SANTA ROSA — Wells Fargo Center for the Arts north of Santa Rosa has undergone two significant projects in the past year, led by a renovation of the Ruth Finley Person Theater and an array of solar-electricity panels that double as carports for the center’s patrons.
The theater was completely renovated at a cost of $3 million in only 13 weeks using 125 workers from eight trade unions and 29 contractors.
The reason for the aggressive schedule was to minimize the effects on patrons. With this goal in view, contractors from throughout the Bay Area were united in the goal of making the changes happen on time and within budget.
ELS Architecture and Urban Design were responsible for the overall renovation design, and Shook and Waller was the general contractor.
The project was made possible by a small group of dedicated contributors who showed their commitment to preserving and enhancing the Arts in the North Bay by making a number of improvements to the theater, originally built in the 1970s when the building was known as the Christian Life Center.
One of the key improvements involved increasing accessibility for patrons and artists alike, including making all backstage dressing rooms and restrooms ADA compliant with the installation of ADA platforms in back of the theater and additional ADA seating in the auditorium, installing a new access ramp to the theater and an upgraded Assisted Listening Device system.
The audience experience was enhanced by removing on-stage barriers, raising the stage by four inches and by reshaping the balcony overhang to dramatically improve sightlines from all seats in the theater.
New lighting and sound equipment was installed and acoustical treatments were added throughout the theater resulting in a clearer, crisper sound.
All seats on the main floor were replaced and balcony seating was refurbished. Main floor seats were installed on a beam system for easier removal, creating a flexible space that can accommodate an open, general admission floor combined with reserved seating in the balcony.
This flexibility will allow the Center to expand its programming, welcome hitherto underserved segments of the population and bring new types of arts and entertainment performances to the community.
The Wells Fargo Center for the Arts is only the second venue in the U.S. to install this flexible seating system – the first being the Radio City Music Hall in New York City.
The Center’s performance and technical capabilities were also improved by adding approximately 300 square feet of performance space, raising the ceiling above the stage by 10 feet — to allow for more complex sets and technical elements — and by installing the Center’s first ever backstage loading doors.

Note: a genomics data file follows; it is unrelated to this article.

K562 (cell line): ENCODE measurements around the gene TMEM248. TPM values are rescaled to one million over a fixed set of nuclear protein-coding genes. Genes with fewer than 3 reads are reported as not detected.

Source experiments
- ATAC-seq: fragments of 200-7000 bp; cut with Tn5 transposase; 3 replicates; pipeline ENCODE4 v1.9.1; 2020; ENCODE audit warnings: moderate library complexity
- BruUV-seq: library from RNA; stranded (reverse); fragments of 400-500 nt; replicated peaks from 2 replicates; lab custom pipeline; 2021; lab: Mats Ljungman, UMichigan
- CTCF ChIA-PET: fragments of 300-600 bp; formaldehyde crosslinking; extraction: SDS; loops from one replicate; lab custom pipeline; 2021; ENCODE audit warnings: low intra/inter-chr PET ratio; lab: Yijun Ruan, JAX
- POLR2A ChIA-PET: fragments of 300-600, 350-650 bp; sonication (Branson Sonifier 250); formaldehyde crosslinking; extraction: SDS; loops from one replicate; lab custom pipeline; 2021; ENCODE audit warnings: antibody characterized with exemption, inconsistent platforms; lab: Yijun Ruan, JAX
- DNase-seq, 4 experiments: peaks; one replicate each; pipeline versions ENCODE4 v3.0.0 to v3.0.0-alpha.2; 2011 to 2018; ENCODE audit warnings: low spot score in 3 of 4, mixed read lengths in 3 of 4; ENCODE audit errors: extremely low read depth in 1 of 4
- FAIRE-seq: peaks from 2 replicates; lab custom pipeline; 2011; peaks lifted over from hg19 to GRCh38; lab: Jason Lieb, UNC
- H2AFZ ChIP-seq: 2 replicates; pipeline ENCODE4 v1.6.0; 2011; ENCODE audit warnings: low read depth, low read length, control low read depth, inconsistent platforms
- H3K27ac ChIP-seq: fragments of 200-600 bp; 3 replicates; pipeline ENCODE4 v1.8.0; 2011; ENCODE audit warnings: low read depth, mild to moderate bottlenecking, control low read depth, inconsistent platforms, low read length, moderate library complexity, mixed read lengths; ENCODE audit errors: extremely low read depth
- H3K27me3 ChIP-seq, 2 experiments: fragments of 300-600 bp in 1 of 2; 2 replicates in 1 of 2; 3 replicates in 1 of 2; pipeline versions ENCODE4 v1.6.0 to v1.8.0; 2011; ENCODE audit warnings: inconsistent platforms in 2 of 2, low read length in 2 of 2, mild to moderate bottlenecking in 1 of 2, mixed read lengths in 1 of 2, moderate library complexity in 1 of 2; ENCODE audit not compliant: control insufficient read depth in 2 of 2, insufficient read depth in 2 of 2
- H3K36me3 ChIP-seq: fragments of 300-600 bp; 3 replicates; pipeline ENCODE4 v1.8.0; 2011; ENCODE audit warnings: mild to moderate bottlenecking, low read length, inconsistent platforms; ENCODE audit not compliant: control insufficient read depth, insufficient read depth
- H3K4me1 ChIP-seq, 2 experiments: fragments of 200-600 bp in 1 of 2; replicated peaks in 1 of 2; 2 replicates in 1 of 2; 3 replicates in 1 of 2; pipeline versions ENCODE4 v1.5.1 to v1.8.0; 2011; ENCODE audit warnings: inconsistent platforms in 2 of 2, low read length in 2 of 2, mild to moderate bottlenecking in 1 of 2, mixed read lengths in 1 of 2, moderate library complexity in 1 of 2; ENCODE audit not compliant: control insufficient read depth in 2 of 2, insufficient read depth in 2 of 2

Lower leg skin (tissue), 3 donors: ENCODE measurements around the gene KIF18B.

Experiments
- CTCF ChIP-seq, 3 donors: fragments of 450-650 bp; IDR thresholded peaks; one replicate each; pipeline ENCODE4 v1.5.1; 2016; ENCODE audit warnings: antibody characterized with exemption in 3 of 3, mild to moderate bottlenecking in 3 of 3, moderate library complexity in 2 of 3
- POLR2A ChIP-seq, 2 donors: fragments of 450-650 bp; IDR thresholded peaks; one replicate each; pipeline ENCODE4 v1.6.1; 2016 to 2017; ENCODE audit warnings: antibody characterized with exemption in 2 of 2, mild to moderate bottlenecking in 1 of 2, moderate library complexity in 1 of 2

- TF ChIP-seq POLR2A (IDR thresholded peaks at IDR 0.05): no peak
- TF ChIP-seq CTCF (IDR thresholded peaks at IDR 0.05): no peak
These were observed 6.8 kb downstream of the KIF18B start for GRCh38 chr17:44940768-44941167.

These doors allow crews to bring props, sets and equipment directly to the stage, rather than through the lobby.
Backstage facilities were upgraded with a new star dressing room featuring an en suite bathroom, embellished hospitality facilities and the creation of a new 700 square feet suite of production offices and other dressing rooms.
The number of air vents and registers in the HVAC distribution system was increased to improve comfort and safety. New ceiling diffusers were added to reduce the force of blowing air.
An entirely new fire detection system was installed throughout the building and a sprinkler system was added in the theater.
The Ruth Finley Person Theater was reopened on August 16, 2013 with a performance by Grammy Hall of Fame singer Patti LaBelle, followed by a free community concert featuring the U.S. Air Force Band of the Golden West on August 25.
Solar carports offset 90 percent of energy use
In addition to renovating the Ruth Finley Person Theater, 1,630 solar PV panels were installed on carports in the Wells Fargo Center for the Arts north parking area. This system is expected to offset 90 percent of the Center’s energy use.
This project involved four local enterprises, including: Nelson Solar Projects, LLC, One Sun, Inc. and Enphase Energy along with the Wells Fargo Center. These firms pooled their resources to create one of the community’s most distinctive examples of renewable energy success.
The Center’s goal of becoming energy sustainable, while increasing profitability, was realized with the support of a forward thinking benefactor, Gary Nelson and his wife Marcia, of Nelson Solar Projects, LLC.
The system was built by One Sun, Inc., on four rows of concrete and steel sunshade carport structures in the Center’s northwest parking lot.
It is anticipated that this solar project will result in up to $100,000 in energy cost savings per year, while also reducing the Center’s annual carbon footprint by 333 metric tons.
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